How much did the archival footage you had onhand dictate what you could do with the rest of the film?
Marah Strauch: Completely, because Carl was great at shooting base jumping and skydiving, but he didn’t shoot as many of his private moments…
Jean Boenish: We were rarely in front of the camera unless we were doing an interview or something for television.
Marah Strauch: He didn’t shoot as much of himself as I would’ve needed in order to have an entire film that was just archival. So whenever we could use archival, we always, always did. But there were times where we wanted to tell a story visually that we didn’t have the footage for, so of course, we had to make decisions based on what was available to us.
Jean Boenish: A lot of the footage that was selected was footage that either I hadn’t seen for a long time. Maybe I had seen it once or maybe never before because they were camera tests. [laughs]
Marah Strauch: I used the stuff in the garbage bin! [laughs]
Jean Boenish: But Carl had this mantra, “Never lose a frame of film.” As Marah was going through the studio archives, she found things I would’ve never thought about using. We were more interested in living and doing it than revealing and showing it. And some of [the footage] was just too close to me. But it’s so valuable because it’s a demonstration of living life to the fullest. It’s a demonstration of love and enjoyment and the goals that can be achieved by being harmless. You can’t achieve these things when you’re lashing out or hurting others. I love what one of the jumpers, a pioneering hang glider pilot, said after seeing the film — “Sunshine Superman, this film will make the world a better place.” That’s why we want it distributed as broadly as possible. This crosses boundaries and borders and we want everybody to experience the uplift. We don’t want everybody to BASE jump. They don’t need to. They can get everything they need from Marah’s film.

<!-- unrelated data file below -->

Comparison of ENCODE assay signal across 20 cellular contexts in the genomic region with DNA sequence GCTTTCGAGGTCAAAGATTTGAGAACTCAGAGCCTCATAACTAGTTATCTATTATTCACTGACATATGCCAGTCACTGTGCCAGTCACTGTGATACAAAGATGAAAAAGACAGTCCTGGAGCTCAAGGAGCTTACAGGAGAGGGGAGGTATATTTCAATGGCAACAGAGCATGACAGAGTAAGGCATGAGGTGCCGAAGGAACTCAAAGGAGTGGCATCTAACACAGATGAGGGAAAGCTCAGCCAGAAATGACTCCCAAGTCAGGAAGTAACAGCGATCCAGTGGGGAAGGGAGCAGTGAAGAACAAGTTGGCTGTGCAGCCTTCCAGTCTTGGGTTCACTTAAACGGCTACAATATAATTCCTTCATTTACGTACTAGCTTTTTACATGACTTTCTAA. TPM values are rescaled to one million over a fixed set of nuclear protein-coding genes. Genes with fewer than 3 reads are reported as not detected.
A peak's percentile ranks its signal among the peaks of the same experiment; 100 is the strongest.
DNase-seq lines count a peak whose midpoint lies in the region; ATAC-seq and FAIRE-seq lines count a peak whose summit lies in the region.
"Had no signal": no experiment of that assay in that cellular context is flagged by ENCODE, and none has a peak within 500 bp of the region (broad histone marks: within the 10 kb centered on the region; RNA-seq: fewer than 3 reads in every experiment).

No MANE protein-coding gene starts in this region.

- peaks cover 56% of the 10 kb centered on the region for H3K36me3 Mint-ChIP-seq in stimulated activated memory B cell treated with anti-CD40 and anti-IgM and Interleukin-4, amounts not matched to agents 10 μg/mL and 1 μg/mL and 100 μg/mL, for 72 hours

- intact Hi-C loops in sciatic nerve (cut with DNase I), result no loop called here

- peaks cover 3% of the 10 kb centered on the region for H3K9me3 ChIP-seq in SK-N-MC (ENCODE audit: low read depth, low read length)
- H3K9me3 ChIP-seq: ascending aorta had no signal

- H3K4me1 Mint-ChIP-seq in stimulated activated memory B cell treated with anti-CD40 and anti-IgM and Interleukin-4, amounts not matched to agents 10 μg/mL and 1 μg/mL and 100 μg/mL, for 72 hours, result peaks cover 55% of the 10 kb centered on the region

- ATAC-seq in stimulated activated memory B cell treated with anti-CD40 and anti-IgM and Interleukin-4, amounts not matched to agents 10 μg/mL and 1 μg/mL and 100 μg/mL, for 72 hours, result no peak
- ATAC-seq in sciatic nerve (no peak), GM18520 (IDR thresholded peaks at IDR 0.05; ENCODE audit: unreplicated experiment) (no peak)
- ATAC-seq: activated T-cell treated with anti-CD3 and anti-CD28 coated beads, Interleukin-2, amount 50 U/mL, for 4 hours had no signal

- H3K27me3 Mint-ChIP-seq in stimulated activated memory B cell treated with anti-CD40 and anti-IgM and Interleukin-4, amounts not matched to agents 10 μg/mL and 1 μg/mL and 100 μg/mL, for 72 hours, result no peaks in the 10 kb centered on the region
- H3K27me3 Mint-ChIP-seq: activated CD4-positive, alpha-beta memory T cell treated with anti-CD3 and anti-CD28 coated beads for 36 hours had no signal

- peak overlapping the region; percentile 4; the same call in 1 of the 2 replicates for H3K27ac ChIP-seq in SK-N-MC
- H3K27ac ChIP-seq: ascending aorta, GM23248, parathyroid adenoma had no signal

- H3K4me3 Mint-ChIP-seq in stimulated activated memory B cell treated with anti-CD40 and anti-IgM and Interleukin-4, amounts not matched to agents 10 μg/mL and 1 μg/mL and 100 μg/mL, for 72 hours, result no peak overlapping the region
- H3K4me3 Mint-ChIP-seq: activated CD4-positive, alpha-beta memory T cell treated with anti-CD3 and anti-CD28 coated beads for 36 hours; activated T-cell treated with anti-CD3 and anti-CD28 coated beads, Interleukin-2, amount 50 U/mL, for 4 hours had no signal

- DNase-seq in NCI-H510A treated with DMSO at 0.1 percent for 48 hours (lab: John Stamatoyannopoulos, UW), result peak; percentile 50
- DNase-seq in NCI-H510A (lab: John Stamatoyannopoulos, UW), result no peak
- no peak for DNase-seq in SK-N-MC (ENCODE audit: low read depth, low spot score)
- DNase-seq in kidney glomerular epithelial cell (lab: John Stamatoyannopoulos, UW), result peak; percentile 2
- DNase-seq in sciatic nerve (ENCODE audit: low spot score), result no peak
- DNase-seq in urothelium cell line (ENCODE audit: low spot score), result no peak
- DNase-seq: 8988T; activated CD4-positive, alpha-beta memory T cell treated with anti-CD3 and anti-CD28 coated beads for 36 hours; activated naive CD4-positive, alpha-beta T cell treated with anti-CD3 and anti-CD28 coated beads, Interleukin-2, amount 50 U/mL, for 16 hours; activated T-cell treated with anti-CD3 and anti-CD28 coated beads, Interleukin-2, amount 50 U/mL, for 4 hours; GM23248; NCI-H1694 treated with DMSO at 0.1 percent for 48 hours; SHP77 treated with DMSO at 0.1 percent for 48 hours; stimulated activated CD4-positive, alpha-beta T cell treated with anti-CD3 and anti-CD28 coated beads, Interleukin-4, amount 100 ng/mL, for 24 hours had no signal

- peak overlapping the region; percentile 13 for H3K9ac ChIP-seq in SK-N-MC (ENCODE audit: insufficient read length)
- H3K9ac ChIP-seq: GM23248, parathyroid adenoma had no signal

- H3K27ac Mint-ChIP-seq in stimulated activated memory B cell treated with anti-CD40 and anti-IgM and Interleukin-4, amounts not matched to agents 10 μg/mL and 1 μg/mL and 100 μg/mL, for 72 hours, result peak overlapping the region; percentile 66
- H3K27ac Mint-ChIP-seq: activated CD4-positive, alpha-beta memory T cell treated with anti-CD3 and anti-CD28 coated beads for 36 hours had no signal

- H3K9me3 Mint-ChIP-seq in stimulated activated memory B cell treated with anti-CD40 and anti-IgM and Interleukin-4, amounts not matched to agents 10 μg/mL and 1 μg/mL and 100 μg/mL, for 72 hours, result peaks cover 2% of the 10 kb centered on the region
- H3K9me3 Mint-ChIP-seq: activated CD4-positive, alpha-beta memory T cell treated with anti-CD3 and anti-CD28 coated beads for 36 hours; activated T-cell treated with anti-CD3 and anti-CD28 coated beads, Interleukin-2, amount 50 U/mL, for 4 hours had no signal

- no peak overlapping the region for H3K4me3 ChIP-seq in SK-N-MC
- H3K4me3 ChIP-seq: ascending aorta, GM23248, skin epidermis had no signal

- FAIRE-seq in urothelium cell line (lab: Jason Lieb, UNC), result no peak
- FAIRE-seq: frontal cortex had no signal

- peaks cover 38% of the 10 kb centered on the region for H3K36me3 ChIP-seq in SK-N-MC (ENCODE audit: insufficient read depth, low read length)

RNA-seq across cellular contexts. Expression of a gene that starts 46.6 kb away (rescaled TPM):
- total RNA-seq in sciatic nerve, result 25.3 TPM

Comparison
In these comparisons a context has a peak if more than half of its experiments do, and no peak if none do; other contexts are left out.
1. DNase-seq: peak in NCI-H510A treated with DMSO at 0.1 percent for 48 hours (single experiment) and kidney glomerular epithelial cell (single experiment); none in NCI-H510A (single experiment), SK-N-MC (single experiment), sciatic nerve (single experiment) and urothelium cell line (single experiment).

I’ve read that several BASE jumpers actually pitched in to help finance the film and of course, many sit for interviews. Did it feel like you were part of something larger while making this?
Marah Strauch: Yeah, it was really great. Because of my uncle, people were really open and embracing to me because he was a lovely person and they respected the work that he had done. From the very beginning, I felt embraced by the community. They’re really nice people who are living in a really present way, which is nice to be around.
Jean Boenish: We are a perfect cross-section of society, so it runs the full extreme. And as brothers, we have to deal with each other lovingly – help and not hold things against each other and assist, so it’s a wonderful thing to experience. You can get bogged down if you’re not careful, but that’s part of the challenge is to identify what can bog down, identify false fears and then see they can be pierced through.
Marah alluded to going to Norway as a logistical challenge, since the same things that make it so majestic must also make it difficult to film, but of course, it’s also the site of great tragedy. Was it difficult going back?
Jean Boenish: What I really love [about Norway] is knowing people that when you’ve stopped your conversation before, you can pick it up again, be it decades later as if no time has passed. It’s the love and care that lets that happen and even though there might have been events that have infused themselves in the mean time, the love and care is still there to help each other through those things and we can give each other a big hug and it only makes things better.
Marah Strauch: It was great seeing Jean reunited with people she hadn’t seen since 1984. The local paper came and took photographs of Jean and seeing these bonds that were made [then] and having them reunited was very lovely. I spent three summers in Norway making the film and it was lovely to bring a lot of people [together] there who’d been through the experience in the actual location.
Jean Boenish: It was something that touched all of Norway. When we went back, one of the youngsters from when Carl and I did the Guinness [World Record] jumps there, [who] was seven years old at the time, was all grown up and handsome. Because of what Carl had done that had touched his life, he had BASE jumped too and had gone all the way through it [to the point] it had become a past part of his life. That was really meaningful when we went back — the whole country was open and receptive to hearing about how it was touching everybody [else]. If others could see that and learn from that, every country could be a better place.
“Sunshine Superman” opens on May 22nd in Los Angeles at The Landmark and New York at the Sunshine Cinema 5 and the Empire 25. It will expand in the coming month. A full list of theaters and dates is here.